Fall Planted Spring Bulbs

In late summer we may still be relishing the vines and roses but the garden clock is ticking as our sun exposure moves almost imperceptibly southward. Slightly shorter days, kiddies back to school or a little chill in the morning signal the changes that the cycle of nature attunes us to. The fruits of the earth will soon be hidden as cold rain and snow transform the northern hemisphere. But gardeners know that the blossoming world always is waiting in bare branches and under the soggy ground and delight in this anticipation. Like smart squirrels we get busy in fall secreting away our daydreams to think about when winter is upon us.

The Dreamworthy Bulb Garden
At Bulb & Bloom, our inspiration comes from exuberant bursts of color in the wildflowers of our region. The dramatic natural theatrics of fields and hillsides are imitated in our gardens in their abundance and ease of design. Every bulb is represented by thick plantings; no stately rows of King Alfreds but clusters and patches along pathways, under trees, and in pots. We try new bulbs each year and pay special attention to how well they do that first year. Like wildflowers that bloom in succession we plan for the earliest crocus to late blooming tulips and daffodils so there are flowers for months as the green world is waking. Nothing soothes the winter blues better than sunshine yellow blooms dancing in the breeze.

To Start Or Improve A Garden
Follow the bloom times; being generous with inexpensive bulbs. Dig or prepare site by breaking up dirt, discarding stones; easiest after a first rain. If soil is depleted work in some fresh organic soil and check the recommended planting depth for each kind of bulb. Think ahead how each area looks in springtime and how you might want it to look Where is the sunlight best? What color schemes say "spring is here" to you? What early-blooming bushes and plants or garden features can you compliment? Do you want fresh flowers for celebrations? Just an extra bag or two of daffodils will yield abundant bouquets. You can draw out a little map ahead of time, figuring the number of bulbs needed and plotting a succession of flowers for each area. Keeping a record helps remind you what’s already in the ground. The next year you will have the names of favorites you would like more of. Don’t forget to pot up some bulbs for windowsills and patios for an up close display.

Top Ten Successful Spring Bulbs
Earliest Crocus in yellow, purple and white may bloom in late winter; sparse grassy green foliage, pops up close to the ground. Plant 2-3 in. deep where they will be visible, Easter-egg shape opens and closes to the sun. Also later blooming giant Dutch Crocus. Naturalizes well in cool winter zones.

Paperwhites: Old fashioned white Narcissus are earliest "daffodil" type to bloom. Returns for dozens of years. Plant where spring sun is warm. Simple flat stars on many stems per bulb. Amazing strong perfume.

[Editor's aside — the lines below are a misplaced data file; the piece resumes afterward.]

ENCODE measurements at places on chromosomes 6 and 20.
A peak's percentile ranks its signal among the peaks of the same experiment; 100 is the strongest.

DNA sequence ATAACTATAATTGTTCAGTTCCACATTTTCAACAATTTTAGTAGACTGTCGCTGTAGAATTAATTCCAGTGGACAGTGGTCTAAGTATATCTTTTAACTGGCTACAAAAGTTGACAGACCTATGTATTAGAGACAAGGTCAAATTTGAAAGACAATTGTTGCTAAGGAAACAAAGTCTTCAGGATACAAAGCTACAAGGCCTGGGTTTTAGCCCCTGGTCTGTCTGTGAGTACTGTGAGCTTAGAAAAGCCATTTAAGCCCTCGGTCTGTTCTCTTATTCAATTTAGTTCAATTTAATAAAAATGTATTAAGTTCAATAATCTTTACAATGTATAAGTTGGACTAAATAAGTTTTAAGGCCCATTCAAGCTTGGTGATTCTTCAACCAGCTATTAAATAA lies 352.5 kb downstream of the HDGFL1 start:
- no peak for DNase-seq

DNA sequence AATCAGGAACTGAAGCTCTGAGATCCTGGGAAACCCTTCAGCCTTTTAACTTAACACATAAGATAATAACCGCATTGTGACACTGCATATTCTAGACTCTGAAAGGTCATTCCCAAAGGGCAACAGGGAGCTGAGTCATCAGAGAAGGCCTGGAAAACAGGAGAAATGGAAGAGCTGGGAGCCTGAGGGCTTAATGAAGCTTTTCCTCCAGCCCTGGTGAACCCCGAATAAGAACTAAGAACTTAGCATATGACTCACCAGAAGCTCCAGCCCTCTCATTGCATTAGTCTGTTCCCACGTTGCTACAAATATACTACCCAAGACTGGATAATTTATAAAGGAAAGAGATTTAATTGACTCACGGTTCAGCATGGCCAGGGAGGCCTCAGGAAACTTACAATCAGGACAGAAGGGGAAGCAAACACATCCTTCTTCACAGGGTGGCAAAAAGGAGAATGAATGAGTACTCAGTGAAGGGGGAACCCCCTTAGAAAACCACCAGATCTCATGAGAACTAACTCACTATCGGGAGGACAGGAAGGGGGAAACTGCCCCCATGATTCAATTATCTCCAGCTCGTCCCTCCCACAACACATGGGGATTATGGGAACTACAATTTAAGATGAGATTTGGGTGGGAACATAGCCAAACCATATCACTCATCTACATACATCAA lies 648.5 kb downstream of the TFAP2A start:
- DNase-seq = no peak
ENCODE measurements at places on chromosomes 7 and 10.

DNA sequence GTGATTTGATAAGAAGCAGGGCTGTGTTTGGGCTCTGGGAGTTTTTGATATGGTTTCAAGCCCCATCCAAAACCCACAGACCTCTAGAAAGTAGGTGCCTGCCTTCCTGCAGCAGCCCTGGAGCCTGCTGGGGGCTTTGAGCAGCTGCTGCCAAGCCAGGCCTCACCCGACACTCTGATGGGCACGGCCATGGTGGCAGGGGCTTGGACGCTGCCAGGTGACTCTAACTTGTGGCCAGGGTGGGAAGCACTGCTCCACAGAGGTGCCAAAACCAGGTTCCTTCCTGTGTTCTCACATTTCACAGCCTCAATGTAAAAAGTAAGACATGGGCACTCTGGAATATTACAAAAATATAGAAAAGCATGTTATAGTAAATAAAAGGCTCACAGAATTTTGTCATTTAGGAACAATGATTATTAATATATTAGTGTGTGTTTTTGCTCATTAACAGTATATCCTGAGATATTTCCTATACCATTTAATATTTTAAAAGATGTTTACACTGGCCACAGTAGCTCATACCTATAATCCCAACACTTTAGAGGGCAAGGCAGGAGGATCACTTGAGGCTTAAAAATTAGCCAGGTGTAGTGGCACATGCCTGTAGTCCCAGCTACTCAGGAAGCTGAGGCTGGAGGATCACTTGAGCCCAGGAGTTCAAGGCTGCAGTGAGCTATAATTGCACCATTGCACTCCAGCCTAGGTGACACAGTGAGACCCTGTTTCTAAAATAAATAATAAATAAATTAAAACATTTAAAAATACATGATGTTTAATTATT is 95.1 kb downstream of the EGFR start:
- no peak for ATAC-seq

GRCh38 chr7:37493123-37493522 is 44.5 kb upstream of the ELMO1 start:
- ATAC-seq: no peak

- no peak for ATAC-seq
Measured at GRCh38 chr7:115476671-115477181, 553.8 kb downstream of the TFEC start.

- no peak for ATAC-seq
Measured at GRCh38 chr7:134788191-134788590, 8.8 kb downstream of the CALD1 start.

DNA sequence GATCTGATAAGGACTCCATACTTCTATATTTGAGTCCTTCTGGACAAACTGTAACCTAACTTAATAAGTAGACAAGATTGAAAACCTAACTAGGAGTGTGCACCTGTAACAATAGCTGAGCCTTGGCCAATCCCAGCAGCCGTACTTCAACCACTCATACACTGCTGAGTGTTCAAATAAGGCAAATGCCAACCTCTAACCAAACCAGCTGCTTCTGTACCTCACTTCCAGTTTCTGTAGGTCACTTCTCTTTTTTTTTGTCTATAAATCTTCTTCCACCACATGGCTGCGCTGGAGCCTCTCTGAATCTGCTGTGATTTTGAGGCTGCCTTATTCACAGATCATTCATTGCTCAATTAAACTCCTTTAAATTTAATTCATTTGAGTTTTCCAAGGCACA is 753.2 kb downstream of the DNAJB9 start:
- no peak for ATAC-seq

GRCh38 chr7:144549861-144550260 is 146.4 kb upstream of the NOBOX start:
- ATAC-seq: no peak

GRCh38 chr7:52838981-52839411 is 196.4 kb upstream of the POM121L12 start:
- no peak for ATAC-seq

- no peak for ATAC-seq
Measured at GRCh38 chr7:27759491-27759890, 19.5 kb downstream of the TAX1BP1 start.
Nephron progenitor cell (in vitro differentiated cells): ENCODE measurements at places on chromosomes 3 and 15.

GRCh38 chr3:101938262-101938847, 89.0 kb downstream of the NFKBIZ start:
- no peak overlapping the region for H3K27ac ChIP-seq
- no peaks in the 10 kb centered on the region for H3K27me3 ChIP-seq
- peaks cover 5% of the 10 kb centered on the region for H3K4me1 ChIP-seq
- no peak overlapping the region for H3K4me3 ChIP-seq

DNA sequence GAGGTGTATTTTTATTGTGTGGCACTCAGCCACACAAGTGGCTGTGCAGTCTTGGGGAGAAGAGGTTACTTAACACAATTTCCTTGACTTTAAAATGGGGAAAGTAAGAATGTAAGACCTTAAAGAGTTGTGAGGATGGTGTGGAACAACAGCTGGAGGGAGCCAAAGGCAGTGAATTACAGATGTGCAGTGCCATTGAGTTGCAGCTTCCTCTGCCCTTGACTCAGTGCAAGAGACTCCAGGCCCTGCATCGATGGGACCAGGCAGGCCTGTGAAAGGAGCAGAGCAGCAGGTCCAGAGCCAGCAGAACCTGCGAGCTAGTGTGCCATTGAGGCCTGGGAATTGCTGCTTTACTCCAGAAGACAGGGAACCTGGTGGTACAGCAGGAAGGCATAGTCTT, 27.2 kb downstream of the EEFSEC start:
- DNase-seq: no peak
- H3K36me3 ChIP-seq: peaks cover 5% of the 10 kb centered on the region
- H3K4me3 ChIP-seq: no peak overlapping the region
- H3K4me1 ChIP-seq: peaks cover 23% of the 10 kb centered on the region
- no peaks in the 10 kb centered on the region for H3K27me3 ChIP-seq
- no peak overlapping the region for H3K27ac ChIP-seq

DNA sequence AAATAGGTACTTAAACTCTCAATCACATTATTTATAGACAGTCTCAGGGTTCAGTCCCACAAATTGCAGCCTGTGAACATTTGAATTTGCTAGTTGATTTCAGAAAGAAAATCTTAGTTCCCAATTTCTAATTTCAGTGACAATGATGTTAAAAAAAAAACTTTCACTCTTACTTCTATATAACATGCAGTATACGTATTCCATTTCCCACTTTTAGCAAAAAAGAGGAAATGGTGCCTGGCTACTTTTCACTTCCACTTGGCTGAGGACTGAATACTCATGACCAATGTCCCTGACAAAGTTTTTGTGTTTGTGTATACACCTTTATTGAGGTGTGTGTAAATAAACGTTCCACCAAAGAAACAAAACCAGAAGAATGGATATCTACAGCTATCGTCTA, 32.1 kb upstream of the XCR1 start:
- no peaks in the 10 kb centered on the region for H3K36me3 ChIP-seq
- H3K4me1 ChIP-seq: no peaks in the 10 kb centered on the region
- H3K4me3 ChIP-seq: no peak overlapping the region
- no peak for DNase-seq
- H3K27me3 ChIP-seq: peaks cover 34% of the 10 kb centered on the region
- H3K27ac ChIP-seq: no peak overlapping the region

Daffodils: Also called Narcissus, Jonquil. Look for small flowers for early bloom like Minnow, and Tete a Tete which are multi-flowered. For the next bloom, look for sturdy stemmed daffodils that will survive winds and rain. For mid season the choice is yours in single or double blooms, multi-stemmed or huge singles. Colors are every shade of yellow, white, cream, orange accented, and even PINK. Many daffodils return year after year.

Scilla: Also called Squill, Wood Hyacinth, and Bluebells. Blue, pink or white flower bells on lush leaved plants. Charming small plant in dappled sunlight. Naturalizes easily.

Muscari: Often called grape hyacinth, multi short stems covered in tiny purple bells.

Snowdrops: Tall stems arch and dangle pure white small bells, each petal ending with a green dot. Not to be confused with Snowflake which bears wing shaped white flowers. Mid-season bloom.

Tulips: Planted in fall along with the other bulbs; in some zones used as annuals because the climate does not match optimum conditions and new bulbs are planted each year. For a chance at returning tulips, growers recommend Species bulbs. Planting in an area not watered through the summer may bring bloom again next year. Bloom times span from very early to very late. Try a wild painted Tulip or pool of one color in several styles. Get some new ideas at Brecks Bulbs: Brecks.com.

Ixia and Spraxia: Sometimes called windflowers, pretty, splotchy or striped in white, pink and orange upturned small open trumpets. Blooms in mid to late spring. Plant once and forget, they spread and return.

Freesia: Wirey stems remind you of a candelabra with an upturned row of scented bells. Many pastels bloom in late spring. Small plant, best tucked in among shorter plants or in pots. Your grandmother’s garden may have had drifts of pale cream freesia with yellow insides, unavailable now. For a very close match see freesias at www.oldhousegardens.com.

Iris: Dutch Iris (really a rhizome) is an easy to grow simple iris. Plant a counterpoint blue among the yellows, many shades and white, graceful leaves and stems. Blooms early to mid-season.

If your dreamworthy bulb garden has performed its magic, perennials will be arriving and you’ll be stocking up on annuals. Let the leaves of your bulbs fade back among the foliage of other plants and trim out when the have become dried and unsightly. Watering through the bloom time if it is not raining will prolong the flowers. Congratulate yourself for designing the framework of an annual spring garden.